Participating. Yes. That’s what so much of this is about, right? Just getting in there, acting, doing something. I think perfectionism plagues so many of us and we are sometimes inclined to hang back and hold off until our contribution is worthy somehow when our best bet might just be acting.
      Thanks, you. xox

  7. I needed to read this today.

    And thanks for the great observation that most writing advice can actually serve as life advice; I never thought of it that way, but it rings true.

    Have you read The War of Art? It’s short but probably my favorite book on writing, creativity and production. The author, Steven Pressfield, makes a strong case for abandoning the vice of “this has to be perfect” and simply creating, then moving forward. As he says, both the process and the end result are better and more enjoyable when you do.

    • Aidan Donnelley Rowley

      I have read that book and I adored it. His words on Resistance struck me so profoundly and I think I need to reread them again and again.

      Guess what I am reading now? Yup, your lovely novel THE ART OF FORGETTING. I hope very much to write about it here once I have turned the final page. Alas, wish there were more hours in the day.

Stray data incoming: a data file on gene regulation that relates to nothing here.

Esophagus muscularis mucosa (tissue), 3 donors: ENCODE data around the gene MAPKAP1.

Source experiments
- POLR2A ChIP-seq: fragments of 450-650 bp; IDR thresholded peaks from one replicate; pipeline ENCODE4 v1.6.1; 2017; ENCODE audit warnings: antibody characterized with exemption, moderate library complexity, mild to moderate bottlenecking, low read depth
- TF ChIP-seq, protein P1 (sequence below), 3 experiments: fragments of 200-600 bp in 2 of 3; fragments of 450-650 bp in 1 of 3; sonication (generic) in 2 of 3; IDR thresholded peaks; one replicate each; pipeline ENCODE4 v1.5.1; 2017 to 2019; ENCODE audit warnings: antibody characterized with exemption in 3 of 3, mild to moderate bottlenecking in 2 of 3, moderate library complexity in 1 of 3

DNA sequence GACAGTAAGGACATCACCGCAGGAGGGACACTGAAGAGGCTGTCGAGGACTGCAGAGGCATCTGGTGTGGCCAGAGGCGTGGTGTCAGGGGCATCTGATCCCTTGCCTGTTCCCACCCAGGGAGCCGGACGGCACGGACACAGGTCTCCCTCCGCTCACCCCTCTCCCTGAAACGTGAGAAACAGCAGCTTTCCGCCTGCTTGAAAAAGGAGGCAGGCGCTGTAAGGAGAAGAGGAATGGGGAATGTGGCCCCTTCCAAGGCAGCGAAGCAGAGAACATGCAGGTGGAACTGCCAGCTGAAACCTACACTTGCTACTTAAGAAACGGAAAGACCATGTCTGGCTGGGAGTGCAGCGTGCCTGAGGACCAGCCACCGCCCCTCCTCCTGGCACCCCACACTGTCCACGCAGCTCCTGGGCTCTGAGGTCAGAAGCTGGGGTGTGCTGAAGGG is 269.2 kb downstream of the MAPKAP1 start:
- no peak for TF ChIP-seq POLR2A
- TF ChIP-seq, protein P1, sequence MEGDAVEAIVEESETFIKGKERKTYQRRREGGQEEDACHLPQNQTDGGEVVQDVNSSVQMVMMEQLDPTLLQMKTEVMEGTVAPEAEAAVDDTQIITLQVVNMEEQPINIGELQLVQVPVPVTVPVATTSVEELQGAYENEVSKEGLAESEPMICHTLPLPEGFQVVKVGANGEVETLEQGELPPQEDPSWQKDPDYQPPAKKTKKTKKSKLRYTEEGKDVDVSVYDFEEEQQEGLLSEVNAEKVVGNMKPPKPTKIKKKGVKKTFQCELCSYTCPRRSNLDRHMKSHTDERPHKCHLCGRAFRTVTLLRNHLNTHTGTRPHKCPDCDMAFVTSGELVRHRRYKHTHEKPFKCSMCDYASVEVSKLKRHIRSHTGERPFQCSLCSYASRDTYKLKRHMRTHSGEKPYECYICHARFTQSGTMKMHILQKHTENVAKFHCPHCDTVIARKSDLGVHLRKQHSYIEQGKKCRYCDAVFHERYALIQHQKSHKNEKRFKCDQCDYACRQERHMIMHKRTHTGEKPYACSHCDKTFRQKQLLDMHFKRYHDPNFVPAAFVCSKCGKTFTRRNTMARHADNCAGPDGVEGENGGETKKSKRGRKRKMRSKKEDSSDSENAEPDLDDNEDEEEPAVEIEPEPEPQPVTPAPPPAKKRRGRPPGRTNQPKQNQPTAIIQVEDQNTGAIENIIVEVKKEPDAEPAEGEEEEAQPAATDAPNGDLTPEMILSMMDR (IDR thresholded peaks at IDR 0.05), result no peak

Oh – and this is perhaps better suited for email, but others might find it interesting… I can’t tell you how honored and humbled I am to be a prt of the fantastic author group on Facebook. I am inspired and encouraged to be part of such a group, but I have moments when I feel a bit like a failure because I am not posting about my latest book release or deal. I beat myself up for not being quicker on my feet, for not producing more faster. I also feel envious of all of you guys who seem to be more on your game… Are these things terrible to admit or am I maybe tapping into something universal here? My hunch is that this could make for its own vulnerable and interesting post?

      So happy to see you here. And loving your book!

  8. Just stumbled across this old post of yours — if you’re still wondering why Julia Cameron gave up drinking, read her memoir:
    Floor Sample.
    JUICY. It haunts me. I read it probably about a year ago, and it still comes to mind on a fairly regular basis. It’s bananas.